The advanced open pre-peritoneal inguinal hernia repair that Dr. Reinhorn performs allows for faster hernia surgery recovery than many other types of inguinal hernia surgery. Patients report less pain in the postoperative period. Many patients return to normal activity within a few days of their hernia surgery and return to full physical activity within a couple of weeks of hernia surgery. Patients leave the hospital a couple hours after surgery to continue recovery from home. Most patients feel comfortable enough to be up and walking on the day of or the day after surgery. Many can return to work within 1-3 days after surgery, and return to full physical activity, including exercise, in 2 weeks. One of the other main advantages of this type of repair is a decreased risk of chronic pain that can sometimes be associated with inguinal hernia surgery. This repair is minimally invasive, and only requires one small incision in the groin about 1-1.5 inches in length.
Dr. Reinhorn’s Approach and Analysis of Inguinal Hernia Surgery
Not all inguinal hernia repairs are the same:
An inguinal hernia is much like a hole in a bicycle tire with the inner tube sticking out. To fix the tire, it’s best to get a patch under the hole, between the tire and the inner tube
There are 4 basic ways ( or combinations of some of the 4) that surgeons currently fix an inguinal hernia:
- Suture the hole in “the tire” using open technique under local anesthesia2
- Patch the hole using mesh on the outside of the “the tire” using open technique under local or general anesthesia
- Patch the hole in “the tire” using mesh from the inside between “the tire” and “the inner tube” using laparoscopic technique or robotic equipment and general anesthesia
- Patch the hole in “the tire” using mesh from the inside between “the tire” and “the inner tube” using open technique and local anesthesia with sedation
Advanced Open Preperitoneal Inguinal Hernia Repair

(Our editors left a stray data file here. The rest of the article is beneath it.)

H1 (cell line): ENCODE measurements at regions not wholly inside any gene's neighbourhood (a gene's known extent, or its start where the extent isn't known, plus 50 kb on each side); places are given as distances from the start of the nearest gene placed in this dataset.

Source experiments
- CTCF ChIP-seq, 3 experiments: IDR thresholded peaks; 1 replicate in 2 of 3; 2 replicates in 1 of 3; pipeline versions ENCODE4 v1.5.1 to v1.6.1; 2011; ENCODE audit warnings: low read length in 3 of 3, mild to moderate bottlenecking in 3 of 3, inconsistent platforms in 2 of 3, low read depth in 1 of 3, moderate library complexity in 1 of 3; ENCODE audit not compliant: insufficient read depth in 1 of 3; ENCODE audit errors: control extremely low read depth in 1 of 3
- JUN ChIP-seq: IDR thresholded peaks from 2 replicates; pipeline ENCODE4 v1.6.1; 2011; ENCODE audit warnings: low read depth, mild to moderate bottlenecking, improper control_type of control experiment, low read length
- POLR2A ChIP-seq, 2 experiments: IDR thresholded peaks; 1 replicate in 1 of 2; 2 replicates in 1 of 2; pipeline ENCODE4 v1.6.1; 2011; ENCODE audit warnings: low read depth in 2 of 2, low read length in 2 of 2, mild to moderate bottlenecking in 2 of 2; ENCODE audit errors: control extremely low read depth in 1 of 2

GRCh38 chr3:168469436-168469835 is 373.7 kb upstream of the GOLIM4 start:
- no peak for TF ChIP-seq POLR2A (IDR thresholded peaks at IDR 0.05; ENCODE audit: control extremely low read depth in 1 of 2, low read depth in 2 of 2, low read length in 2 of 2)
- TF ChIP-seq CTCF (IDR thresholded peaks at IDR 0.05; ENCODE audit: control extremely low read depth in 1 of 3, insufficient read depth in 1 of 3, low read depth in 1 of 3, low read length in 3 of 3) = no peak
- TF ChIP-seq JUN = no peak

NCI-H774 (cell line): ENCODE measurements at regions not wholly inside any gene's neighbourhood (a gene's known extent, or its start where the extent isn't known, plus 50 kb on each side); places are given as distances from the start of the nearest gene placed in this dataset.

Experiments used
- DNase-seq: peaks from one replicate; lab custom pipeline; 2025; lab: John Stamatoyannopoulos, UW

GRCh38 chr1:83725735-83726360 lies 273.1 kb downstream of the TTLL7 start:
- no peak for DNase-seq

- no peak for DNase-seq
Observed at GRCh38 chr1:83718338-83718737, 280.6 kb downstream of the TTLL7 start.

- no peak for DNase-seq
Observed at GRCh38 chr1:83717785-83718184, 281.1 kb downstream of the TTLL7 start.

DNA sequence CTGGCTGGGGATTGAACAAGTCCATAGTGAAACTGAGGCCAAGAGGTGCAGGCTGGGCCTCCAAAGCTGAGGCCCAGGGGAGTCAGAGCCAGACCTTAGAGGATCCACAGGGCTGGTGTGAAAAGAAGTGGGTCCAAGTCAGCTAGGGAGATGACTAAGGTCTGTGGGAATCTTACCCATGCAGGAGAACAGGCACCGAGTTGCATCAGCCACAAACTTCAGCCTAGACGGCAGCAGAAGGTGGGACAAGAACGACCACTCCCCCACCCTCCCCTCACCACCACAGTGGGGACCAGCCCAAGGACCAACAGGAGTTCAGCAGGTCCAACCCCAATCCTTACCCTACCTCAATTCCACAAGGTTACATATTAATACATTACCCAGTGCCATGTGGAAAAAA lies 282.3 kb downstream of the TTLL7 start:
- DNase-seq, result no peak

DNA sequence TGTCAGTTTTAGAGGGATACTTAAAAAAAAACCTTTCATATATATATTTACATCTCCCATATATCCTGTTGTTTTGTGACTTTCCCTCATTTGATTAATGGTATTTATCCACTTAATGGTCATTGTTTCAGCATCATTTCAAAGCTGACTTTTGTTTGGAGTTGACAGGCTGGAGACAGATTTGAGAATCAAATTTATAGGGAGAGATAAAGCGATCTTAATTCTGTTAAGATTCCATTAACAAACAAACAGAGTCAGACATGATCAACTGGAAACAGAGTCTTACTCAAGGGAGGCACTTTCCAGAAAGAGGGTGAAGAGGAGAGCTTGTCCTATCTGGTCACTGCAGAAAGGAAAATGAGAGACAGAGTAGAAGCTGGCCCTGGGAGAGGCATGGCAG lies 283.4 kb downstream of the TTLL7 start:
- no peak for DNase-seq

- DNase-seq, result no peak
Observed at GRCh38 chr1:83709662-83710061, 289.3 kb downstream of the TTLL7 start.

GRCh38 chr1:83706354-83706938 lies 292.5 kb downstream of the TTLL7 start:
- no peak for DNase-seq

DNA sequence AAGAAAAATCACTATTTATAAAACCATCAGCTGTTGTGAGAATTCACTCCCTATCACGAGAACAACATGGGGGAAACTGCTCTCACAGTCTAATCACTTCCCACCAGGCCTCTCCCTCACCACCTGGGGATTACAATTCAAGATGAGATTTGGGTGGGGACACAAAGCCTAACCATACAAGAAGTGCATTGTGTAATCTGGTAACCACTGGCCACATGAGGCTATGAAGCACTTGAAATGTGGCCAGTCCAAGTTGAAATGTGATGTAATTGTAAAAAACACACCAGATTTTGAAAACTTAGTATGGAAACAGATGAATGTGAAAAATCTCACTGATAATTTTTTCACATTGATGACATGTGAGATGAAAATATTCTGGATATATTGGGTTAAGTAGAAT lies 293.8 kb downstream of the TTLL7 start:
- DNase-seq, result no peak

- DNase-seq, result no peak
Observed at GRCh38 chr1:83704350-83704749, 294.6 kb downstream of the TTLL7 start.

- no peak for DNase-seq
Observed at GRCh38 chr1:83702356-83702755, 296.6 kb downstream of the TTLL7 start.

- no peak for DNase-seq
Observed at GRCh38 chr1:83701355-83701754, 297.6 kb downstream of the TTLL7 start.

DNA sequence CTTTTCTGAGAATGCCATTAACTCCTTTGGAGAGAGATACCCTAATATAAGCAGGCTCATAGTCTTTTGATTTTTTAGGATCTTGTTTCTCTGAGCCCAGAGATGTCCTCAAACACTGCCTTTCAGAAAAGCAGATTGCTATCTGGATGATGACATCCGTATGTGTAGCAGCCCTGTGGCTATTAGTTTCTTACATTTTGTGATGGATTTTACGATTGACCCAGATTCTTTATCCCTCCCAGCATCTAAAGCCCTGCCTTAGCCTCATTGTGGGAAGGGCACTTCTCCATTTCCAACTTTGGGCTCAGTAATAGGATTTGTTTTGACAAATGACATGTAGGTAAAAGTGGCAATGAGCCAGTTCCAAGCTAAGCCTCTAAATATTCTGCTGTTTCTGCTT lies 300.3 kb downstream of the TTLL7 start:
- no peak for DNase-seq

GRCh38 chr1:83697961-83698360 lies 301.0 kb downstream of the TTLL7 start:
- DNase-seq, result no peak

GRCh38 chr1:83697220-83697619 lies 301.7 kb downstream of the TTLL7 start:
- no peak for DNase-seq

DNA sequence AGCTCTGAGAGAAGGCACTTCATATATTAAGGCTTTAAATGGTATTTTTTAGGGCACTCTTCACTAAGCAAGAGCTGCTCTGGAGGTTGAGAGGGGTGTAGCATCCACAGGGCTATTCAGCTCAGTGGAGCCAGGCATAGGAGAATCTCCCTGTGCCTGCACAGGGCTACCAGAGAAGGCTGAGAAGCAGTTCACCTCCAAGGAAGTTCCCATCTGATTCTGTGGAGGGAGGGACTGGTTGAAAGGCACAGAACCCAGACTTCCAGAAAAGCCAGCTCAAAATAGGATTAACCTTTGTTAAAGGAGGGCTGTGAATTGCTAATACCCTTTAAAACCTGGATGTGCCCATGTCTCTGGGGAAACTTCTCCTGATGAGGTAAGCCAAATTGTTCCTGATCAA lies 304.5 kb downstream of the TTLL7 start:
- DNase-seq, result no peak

This is approach number 4 described above. This is our preferred approach for inguinal hernia surgery. This is the repair we perform on 90% of our patients. After performing 500 laparoscopic inguinal hernia repairs in his first few years of practice, Dr. Reinhorn learned of this innovative approach and realized that patients recovered faster when having this repair than laparoscopic repair. While it seems counterintuitive that an open approach could result in better outcomes than laparoscopic surgery, we recently published our outcomes. Patient experience very little pain and a quick return to activity with this approach while having the safety associated with an open repair and avoiding general anesthesia.
This minimally invasive method for inguinal hernia surgery was first used in 1965 by Renee Stoppa, and refined by Robert Kugel in 1999. Using a small 1.25" incision, a thin mesh is placed under the abdominal wall in the same location as the laparoscopic repair. This repair has all the benefits of laparoscopic surgery, since the mesh is placed in the exact same location. At the same time, it has all of the advantages of open surgery in terms of safety and the ability to perform it under local anesthesia with sedation in selected patients. This combination allows for a faster recovery from hernia surgery as well as a lower incidence of chronic pain.
If you are interested in seeing a video of Dr. Reinhorn performing this procedure, please click here. You will be asked to create a free account in order to see the entire video.
Shouldice Inguinal hernia Repair
This is a non-mesh repair developed by the Shouldice Clinic in Toronto, Canada. Dr. Reinhorn offers this repair to a specific patient population, especially those patients who would prefer to avoid mesh. This repair involves suturing the defect in the abdominal wall back together in multiple different layers, which can be a great option for thin, healthy patients. The Shouldice Clinic provides expertise in this repair, and Dr. Reinhorn has visited the clinic to learn from their surgeons how to properly perform this repair. He has been offering this type of repair with increasing frequency over the last few years. If you are interested in more information, check our our Shouldice hernia page for more information about no mesh hernia surgery.